henbane


Also found in: Dictionary, Thesaurus, Encyclopedia, Wikipedia.

hy·o·scy·a·mus

(hī'ō-sī'ă-mŭs),
The leaves and flowering tops of Hyoscyamus niger (family Solanaceae); contains hyoscyamine and hyoscine (scopolamine); an anticholinergic and antispasmodic.
Synonym(s): henbane
[G. hyoskyamos, henbane or hog's bean, fr. hys, gen. hyos, a hog, + kyamos, a bean]

henbane

(hĕn′bān′)
n.
A poisonous Eurasian plant (Hyoscyamus niger) in the nightshade family, having a strong odor, sticky leaves, and funnel-shaped greenish-yellow flowers. It is a source of hyoscyamine.

henbane

Herbal medicine
A herb that is the primary source of atropine, hyoscyamine and scopolamine; henbane was formerly used by herbalists, but is now regarded as unsafe by the FDA.

Toxic effects
Blurred vision, convulsions, delirium stupor, vertigo, and in high amounts, death.

henbane

References in periodicals archive ?
Influence of Urea fertilization on tropane Alkaloids content of henbane under hydroponic conditions.
Henbane - Hyoscyamus Niger - has sticky serrated leaves, yellow, funnel-shaped flowers and a stale scent.
In a statement, the magazine said: "Antony Worrall Thompson recommends using henbane in salads.
So erst the Sage with scientific truth In Grecian temples taught the attentive youth; With ceaseless change how restless atoms pass From life to life, a transmigrating mass; How the same organs, which to day compose The poisonous henbane, or the fragrant rose, May with to morrow's sun new forms compile, Frown in the Hero, in the Beauty smile.
Scientists discovered the remnants of a brew in a Neolithic pot in the Orkneys: it contained henbane, hemlock and deadly nightshade, ingredients that could kill but which in beer would produce mind-altering hallucinatory effects.
In general, it is likely that it was used from a very early period, along with other better-documented plants such as cannabis, henbane, and poppy, to spice up various lightly fermented fruit-based brews that preceded, and probably continued to form more readily available substitutes for, the elite use of grape-based wine (Sherratt 1995; see also Ruck 1986a and 1986b for a much more ambitious attempt at tracking the use of a wide variety of psychoactive plants in the hidden recesses of Greek cultural history).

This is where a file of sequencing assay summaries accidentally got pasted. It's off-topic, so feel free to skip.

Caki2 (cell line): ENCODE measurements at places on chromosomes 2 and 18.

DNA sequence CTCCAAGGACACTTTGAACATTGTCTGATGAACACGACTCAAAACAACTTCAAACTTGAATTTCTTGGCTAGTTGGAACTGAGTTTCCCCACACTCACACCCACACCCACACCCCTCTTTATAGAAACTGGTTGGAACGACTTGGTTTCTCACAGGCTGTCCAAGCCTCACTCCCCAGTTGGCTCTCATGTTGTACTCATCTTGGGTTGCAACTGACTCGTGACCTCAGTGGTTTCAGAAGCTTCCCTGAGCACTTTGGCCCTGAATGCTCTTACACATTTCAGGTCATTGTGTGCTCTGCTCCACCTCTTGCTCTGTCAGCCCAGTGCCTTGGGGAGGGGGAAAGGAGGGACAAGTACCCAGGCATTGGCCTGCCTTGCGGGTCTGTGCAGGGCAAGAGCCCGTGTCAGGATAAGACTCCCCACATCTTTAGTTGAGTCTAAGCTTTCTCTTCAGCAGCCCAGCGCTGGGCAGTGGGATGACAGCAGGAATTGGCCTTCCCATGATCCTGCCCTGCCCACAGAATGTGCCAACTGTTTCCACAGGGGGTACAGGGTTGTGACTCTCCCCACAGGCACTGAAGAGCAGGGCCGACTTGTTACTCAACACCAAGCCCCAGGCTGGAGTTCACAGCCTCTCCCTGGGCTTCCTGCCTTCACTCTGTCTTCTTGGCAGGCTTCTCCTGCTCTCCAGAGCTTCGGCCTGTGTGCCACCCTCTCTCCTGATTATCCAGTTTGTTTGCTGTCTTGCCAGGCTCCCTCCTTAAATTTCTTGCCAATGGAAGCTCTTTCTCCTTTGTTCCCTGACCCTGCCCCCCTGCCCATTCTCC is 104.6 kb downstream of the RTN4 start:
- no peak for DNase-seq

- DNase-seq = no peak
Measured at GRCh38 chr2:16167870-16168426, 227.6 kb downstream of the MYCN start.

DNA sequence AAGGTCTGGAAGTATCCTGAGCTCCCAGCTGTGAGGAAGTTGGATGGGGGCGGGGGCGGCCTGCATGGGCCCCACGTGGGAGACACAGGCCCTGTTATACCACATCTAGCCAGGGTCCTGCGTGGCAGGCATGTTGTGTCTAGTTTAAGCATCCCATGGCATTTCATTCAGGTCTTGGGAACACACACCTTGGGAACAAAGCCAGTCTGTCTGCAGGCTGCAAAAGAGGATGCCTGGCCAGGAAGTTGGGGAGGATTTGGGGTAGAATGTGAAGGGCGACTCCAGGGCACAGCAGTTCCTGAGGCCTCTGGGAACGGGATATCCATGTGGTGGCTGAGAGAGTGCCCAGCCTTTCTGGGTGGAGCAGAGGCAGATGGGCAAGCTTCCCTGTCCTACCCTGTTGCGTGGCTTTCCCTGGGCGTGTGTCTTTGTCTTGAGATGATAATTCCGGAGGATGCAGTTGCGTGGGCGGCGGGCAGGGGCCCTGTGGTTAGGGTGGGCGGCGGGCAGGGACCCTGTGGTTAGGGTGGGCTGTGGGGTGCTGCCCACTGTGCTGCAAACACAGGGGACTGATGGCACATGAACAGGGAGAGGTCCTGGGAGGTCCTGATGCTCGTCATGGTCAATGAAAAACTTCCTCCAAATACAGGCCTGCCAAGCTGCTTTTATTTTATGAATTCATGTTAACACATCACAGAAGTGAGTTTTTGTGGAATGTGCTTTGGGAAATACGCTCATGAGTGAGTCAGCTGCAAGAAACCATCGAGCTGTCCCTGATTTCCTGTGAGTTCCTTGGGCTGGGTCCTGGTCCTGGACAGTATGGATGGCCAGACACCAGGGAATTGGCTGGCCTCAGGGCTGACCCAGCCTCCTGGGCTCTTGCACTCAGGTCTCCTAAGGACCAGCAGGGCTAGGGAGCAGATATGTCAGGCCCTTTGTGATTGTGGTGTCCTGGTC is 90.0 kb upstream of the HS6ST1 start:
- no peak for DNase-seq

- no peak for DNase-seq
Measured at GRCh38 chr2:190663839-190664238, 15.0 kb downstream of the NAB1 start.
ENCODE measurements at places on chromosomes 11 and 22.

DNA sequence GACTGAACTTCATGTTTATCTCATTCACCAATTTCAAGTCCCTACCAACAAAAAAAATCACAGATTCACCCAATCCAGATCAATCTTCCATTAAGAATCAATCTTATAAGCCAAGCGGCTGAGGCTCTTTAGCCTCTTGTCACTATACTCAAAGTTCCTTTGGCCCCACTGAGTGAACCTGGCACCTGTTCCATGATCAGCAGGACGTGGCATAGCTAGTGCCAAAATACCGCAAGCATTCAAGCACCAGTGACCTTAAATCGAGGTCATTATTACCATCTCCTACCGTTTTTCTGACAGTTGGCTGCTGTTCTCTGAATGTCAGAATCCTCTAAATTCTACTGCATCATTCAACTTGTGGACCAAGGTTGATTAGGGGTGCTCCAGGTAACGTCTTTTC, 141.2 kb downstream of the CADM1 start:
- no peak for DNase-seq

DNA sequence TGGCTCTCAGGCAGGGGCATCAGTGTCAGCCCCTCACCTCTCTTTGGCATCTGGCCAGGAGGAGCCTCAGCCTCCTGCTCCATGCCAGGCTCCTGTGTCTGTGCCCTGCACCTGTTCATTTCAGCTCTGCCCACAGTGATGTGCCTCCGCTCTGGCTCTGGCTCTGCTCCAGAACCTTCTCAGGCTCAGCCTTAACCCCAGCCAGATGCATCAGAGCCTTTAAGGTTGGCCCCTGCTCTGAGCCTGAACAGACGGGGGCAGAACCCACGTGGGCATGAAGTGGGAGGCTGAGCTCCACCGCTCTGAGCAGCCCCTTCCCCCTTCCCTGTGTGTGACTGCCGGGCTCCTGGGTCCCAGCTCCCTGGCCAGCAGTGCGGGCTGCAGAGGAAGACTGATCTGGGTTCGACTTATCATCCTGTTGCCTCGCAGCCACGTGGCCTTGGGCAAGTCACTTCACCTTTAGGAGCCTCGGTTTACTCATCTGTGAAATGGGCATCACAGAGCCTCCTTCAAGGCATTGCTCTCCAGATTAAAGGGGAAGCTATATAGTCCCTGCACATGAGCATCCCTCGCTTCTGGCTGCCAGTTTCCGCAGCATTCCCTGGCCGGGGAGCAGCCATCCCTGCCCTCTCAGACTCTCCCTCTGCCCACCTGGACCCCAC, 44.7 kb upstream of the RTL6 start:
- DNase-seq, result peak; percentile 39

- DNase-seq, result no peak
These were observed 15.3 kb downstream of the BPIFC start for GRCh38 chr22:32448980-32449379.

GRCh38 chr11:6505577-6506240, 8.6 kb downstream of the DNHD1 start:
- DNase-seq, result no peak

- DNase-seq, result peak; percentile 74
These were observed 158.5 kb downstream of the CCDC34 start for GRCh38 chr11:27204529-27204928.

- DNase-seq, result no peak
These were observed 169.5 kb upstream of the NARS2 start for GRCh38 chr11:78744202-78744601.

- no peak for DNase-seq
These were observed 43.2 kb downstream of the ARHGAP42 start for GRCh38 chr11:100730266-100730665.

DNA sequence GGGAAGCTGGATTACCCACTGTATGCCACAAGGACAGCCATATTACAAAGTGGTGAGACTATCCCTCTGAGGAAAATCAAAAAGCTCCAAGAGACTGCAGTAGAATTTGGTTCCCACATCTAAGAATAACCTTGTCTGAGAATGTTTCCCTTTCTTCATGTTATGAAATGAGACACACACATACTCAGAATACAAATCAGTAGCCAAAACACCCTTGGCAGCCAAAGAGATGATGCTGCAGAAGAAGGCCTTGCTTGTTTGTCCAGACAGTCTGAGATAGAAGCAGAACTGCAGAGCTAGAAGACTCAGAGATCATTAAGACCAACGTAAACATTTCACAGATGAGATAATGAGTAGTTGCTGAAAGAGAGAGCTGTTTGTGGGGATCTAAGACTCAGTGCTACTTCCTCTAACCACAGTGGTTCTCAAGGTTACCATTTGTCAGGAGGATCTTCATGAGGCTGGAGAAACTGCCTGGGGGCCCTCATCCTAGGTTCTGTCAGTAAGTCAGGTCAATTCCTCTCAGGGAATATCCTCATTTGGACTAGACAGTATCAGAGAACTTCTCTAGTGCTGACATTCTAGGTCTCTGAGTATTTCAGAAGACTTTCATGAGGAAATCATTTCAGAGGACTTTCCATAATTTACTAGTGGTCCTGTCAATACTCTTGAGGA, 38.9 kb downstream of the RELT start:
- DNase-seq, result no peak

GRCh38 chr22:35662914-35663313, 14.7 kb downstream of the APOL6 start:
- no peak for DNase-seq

The useful wild plants are: coltsfoot, comfrey, chickweed, cow parsley, docks, sorret (sour dock), dandelion, fat hen groundsel, heather, Plantain, Shepherds Purse, sow thistle, watercress, bind weed, celandine, foxglove, wild iris, fool's parsley, henbane, and lettuce.
What saves this from sentimentality is the precision of Clare's observations: he calls the roll of pellitory (a nettle-like plant), henbane, mallows, princess-feather tree, and green-linnet's nest, shaming our ignorance.
Jacob was eccentric to say the least, and--according to Fernande Olivier--he was addicted to ether and henbane, which apparently stimulated his powers as a 'pythia' (soothsayer).
1, 13) There are many beautiful flowers and ornamentals as petunia and Angel's trumpet, luscious vegetables, important medicinal drugs, such as atropine (dilates eye pupil), belladonna (relieves spasms, stimulates heart), and scopolamine (in sleeping pills), tobacco, and the many poisonous plants, such as Jimsonweed (Datura stramonium), deadly nightshade (Solanum nigrum), and the foul smelling henbane (Hyoscyamus niger).
Lang and Melchers (1943) demonstrated that long-day black henbane (Hyoscyamus niger L.
all creeping things, here insects"] in eyes, take seed of henbane, shed it on gledes, add two saucers full of water, set them on two sides of the man, and let him sit there over them, jerk the head hither and thither over the fire and the saucers also, then the worms shed themselves into the water.